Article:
Instagram / Emma Watson

A staggering one in two women have been sexually harassed at work, but four out of five of them aren't comfortable reporting the issues to H.R., which is why actress Emma Watson launched a new hotline that offers free legal advice regarding sexual harassment in England and Wales.

The hotline is designed to help women hold their employers and harassers accountable and is the first of its kind, something Watson finds "completely staggering," she told Fast Company. Anyone who needs legal advice for dealing with these types of situations can call the hotline and speak with someone from the nonprofit, Rights of Women, without paying the lofty fees traditional lawyers often charge.

"This advice line's purpose is to empower women to exercise their legal rights in the workplace. By advising women about their legal options and increasing their understanding of equalities and discrimination law, we will be able to help them make informed choices about next steps, including how to navigate the legal system with confidence," Rights of Women's senior legal officer, Deeba Syedtold Indie Wire.

Women can get advice on determining what counts as sexual harassment, filing a complaint against an employer, making a claim, and navigating settlement and nondisclosure agreements (NDAs), Fast Company reports.


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The hotline is backed by the Time's Up United Kingdom Justice and Equality Fund and is managed by Rosa, a charitable fund set up to support initiatives that benefit women and girls in the U.K. It also received a $1.2 million donation from Watson and others in the film industry (which is no stranger to sexual harassment).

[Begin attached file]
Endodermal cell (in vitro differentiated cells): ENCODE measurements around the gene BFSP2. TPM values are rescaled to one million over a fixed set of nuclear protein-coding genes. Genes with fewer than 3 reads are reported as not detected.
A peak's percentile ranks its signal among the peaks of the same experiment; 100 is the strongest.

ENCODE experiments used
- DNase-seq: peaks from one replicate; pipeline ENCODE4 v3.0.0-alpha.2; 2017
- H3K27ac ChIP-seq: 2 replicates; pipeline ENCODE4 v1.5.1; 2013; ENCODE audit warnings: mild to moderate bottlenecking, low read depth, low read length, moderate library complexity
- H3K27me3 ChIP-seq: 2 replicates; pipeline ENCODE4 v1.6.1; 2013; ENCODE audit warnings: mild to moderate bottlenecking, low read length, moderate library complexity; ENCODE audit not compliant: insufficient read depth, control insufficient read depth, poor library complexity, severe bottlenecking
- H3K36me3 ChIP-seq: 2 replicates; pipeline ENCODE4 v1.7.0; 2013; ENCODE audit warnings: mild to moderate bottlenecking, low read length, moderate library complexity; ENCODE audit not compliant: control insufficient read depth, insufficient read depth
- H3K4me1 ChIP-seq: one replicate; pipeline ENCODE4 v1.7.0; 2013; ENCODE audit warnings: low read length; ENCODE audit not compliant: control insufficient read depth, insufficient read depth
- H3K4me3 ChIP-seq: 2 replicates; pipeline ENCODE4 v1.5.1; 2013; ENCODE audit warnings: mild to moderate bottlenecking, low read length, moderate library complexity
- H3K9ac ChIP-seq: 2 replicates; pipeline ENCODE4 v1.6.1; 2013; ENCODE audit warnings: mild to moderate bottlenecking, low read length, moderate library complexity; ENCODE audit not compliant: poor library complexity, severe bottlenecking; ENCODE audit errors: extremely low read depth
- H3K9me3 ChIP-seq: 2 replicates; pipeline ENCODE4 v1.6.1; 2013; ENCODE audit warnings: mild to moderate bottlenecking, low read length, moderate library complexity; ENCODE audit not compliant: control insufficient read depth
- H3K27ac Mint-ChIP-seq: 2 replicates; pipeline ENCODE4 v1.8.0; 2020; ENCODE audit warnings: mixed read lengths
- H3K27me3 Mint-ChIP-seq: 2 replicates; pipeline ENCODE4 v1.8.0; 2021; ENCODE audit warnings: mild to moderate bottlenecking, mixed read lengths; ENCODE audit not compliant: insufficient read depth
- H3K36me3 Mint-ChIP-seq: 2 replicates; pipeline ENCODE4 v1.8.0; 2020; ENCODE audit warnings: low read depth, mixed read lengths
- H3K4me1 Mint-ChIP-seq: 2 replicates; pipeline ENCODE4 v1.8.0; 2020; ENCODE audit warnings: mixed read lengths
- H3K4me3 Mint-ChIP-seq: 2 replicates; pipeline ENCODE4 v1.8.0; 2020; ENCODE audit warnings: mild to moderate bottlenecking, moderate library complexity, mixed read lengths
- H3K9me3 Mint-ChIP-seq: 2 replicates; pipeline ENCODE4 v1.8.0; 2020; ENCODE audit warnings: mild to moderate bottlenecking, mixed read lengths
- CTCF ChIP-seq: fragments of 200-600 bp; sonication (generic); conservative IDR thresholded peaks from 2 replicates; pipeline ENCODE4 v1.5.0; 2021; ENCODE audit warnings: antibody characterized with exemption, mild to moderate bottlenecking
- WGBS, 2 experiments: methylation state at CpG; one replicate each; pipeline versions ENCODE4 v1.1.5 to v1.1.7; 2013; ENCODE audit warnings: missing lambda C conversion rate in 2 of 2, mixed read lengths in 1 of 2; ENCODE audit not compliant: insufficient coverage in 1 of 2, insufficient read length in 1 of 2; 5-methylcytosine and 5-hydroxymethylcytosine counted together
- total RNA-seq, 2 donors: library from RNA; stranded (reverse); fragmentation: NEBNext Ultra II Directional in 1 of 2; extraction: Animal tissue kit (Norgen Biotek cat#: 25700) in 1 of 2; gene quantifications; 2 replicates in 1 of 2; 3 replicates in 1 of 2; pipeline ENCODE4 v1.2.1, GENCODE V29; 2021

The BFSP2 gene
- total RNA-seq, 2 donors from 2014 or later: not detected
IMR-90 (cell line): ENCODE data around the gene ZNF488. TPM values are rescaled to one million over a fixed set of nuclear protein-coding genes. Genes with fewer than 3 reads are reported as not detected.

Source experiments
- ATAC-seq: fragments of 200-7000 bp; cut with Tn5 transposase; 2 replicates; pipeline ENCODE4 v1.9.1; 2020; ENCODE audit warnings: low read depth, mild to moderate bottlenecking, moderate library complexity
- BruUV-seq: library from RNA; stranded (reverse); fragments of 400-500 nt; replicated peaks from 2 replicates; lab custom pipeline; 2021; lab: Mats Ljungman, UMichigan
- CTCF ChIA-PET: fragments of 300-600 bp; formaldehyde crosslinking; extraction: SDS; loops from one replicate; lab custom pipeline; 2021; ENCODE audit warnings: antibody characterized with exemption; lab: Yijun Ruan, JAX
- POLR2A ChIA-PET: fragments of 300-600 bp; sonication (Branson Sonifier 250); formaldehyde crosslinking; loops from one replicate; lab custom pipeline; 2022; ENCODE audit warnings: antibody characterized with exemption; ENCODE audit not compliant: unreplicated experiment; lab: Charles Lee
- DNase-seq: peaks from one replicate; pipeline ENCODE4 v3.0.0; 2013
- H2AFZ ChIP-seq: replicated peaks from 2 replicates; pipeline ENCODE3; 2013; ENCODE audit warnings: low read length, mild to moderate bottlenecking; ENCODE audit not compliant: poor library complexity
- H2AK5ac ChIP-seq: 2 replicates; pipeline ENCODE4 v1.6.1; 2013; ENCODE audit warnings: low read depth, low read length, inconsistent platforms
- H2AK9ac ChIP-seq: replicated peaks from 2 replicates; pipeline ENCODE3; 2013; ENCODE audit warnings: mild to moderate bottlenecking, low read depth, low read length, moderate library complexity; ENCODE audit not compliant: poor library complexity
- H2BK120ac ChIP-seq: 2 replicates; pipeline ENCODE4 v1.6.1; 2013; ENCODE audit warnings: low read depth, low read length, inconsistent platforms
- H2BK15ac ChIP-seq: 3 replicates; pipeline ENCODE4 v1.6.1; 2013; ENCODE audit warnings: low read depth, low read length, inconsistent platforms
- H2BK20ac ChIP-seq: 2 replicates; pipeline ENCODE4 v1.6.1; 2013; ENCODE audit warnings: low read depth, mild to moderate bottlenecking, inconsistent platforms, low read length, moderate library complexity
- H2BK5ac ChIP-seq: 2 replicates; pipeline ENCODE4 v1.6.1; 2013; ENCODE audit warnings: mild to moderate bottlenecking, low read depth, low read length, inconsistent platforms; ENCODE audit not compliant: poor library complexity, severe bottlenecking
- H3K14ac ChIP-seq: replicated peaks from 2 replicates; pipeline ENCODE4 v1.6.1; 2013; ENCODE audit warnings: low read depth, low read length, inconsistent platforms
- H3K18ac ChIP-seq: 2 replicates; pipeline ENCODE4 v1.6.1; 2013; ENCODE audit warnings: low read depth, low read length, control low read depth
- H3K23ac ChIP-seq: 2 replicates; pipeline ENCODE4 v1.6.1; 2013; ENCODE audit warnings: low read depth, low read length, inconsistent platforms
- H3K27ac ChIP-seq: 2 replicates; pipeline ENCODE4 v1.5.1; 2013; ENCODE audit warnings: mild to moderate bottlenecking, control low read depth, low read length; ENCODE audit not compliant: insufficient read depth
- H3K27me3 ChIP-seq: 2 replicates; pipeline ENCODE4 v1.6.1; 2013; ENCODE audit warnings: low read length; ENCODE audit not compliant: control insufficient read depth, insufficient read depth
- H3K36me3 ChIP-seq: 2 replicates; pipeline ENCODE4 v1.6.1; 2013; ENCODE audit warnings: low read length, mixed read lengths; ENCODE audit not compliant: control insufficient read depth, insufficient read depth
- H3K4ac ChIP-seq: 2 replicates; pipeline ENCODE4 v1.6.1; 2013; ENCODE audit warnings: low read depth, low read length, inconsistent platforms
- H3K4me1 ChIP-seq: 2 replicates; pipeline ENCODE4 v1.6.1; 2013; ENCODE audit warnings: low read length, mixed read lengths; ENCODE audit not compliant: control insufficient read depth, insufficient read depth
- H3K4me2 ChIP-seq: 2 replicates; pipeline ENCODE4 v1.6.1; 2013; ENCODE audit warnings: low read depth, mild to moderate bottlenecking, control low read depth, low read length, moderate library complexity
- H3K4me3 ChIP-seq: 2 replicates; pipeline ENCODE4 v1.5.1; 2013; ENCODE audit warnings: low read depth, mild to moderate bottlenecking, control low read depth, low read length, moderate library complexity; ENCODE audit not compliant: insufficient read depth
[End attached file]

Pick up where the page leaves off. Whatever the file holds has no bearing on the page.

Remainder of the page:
Syed also points out that sexual harassment in the workplace has reached "epidemic levels," but the good news is people are now aware of and talking about the problem, which means that we can finally fix it. "It finally feels like people are realizing the scale of the problem, and I'm certainly hopeful that with global standards such as the recent International Labor Organization treaty on harassment at work we'll start to see a new climate of prevention and accountability on this issue domestically," Watson said in a statement.

RELATED: Anita Hill nailed why we need to rethink who's to blame when it comes to sexual abuse

"Understanding what your rights are, how you can assert them and the choices you have if you've experienced harassment is such a vital part of creating safe workplaces for everyone, and this advice line is such a huge development in ensuring that all women are supported, wherever we work," Watson said. Women supporting other women is a beautiful thing.

If you're in need of legal advice regarding sexual harassment and you live in England or Wales, you can call 020 7490 0152.

It is safe to say that the wise words of Muhammad Ali stands the test of time. Widely considered to be the greatest heavyweight boxer the world has ever seen, the legacy of Ali extends far beyond his pugilistic endeavors. Throughout his career, he spoke out about racial issues and injustices. The brash Mohammed Ali (or who we once knew as Cassius Clay) was always on point with his charismatic rhetoric— despite being considered arrogant at times. Even so, he had a perspective that was difficult to argue with.

As a massive boxing fan—and a huge Ali fan—I have never seen him more calm and to the point then in this recently posted BBC video from 1971. Although Ali died in 2016, at 74 years old, his courage inside and outside the ring is legendary. In this excerpt, Ali explained to Michael Parkinson about how he used to ask his mother about white representation. Even though the interview is nearly 50 years old, it shows exactly how far we need to come as a country on the issues of racial inclusion and equality.


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